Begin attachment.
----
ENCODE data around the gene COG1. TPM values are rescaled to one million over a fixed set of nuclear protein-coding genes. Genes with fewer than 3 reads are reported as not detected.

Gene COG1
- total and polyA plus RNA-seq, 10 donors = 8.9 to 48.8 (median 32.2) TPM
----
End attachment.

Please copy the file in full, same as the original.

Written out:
ENCODE data around the gene COG1. TPM values are rescaled to one million over a fixed set of nuclear protein-coding genes. Genes with fewer than 3 reads are reported as not detected.

Gene COG1
- total and polyA plus RNA-seq, 10 donors = 8.9 to 48.8 (median 32.2) TPM